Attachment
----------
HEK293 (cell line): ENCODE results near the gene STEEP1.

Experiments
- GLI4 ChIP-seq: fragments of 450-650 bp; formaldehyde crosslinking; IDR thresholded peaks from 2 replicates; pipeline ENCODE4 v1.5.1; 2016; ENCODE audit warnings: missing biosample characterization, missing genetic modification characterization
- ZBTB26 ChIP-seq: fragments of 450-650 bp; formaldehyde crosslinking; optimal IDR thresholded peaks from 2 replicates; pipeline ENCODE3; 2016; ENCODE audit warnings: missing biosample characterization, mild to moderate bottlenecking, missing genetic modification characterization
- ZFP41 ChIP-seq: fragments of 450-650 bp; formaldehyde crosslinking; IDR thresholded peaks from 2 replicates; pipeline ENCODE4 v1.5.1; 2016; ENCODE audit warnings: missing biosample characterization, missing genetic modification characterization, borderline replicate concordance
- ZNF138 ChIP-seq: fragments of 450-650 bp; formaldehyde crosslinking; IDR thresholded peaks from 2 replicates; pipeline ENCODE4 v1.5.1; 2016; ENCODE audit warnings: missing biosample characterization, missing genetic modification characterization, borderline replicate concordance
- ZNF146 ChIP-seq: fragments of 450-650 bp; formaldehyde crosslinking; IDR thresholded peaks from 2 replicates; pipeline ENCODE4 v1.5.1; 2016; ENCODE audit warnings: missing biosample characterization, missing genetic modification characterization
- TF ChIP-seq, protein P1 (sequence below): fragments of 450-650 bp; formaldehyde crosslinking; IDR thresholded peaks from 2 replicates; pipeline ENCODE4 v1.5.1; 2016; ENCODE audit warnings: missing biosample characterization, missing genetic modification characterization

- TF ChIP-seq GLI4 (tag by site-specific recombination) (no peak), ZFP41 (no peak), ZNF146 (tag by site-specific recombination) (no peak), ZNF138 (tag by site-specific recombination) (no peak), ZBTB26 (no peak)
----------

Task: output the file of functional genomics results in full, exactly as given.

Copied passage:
HEK293 (cell line): ENCODE results near the gene STEEP1.

Experiments
- GLI4 ChIP-seq: fragments of 450-650 bp; formaldehyde crosslinking; IDR thresholded peaks from 2 replicates; pipeline ENCODE4 v1.5.1; 2016; ENCODE audit warnings: missing biosample characterization, missing genetic modification characterization
- ZBTB26 ChIP-seq: fragments of 450-650 bp; formaldehyde crosslinking; optimal IDR thresholded peaks from 2 replicates; pipeline ENCODE3; 2016; ENCODE audit warnings: missing biosample characterization, mild to moderate bottlenecking, missing genetic modification characterization
- ZFP41 ChIP-seq: fragments of 450-650 bp; formaldehyde crosslinking; IDR thresholded peaks from 2 replicates; pipeline ENCODE4 v1.5.1; 2016; ENCODE audit warnings: missing biosample characterization, missing genetic modification characterization, borderline replicate concordance
- ZNF138 ChIP-seq: fragments of 450-650 bp; formaldehyde crosslinking; IDR thresholded peaks from 2 replicates; pipeline ENCODE4 v1.5.1; 2016; ENCODE audit warnings: missing biosample characterization, missing genetic modification characterization, borderline replicate concordance
- ZNF146 ChIP-seq: fragments of 450-650 bp; formaldehyde crosslinking; IDR thresholded peaks from 2 replicates; pipeline ENCODE4 v1.5.1; 2016; ENCODE audit warnings: missing biosample characterization, missing genetic modification characterization
- TF ChIP-seq, protein P1 (sequence below): fragments of 450-650 bp; formaldehyde crosslinking; IDR thresholded peaks from 2 replicates; pipeline ENCODE4 v1.5.1; 2016; ENCODE audit warnings: missing biosample characterization, missing genetic modification characterization

- TF ChIP-seq GLI4 (tag by site-specific recombination) (no peak), ZFP41 (no peak), ZNF146 (tag by site-specific recombination) (no peak), ZNF138 (tag by site-specific recombination) (no peak), ZBTB26 (no peak)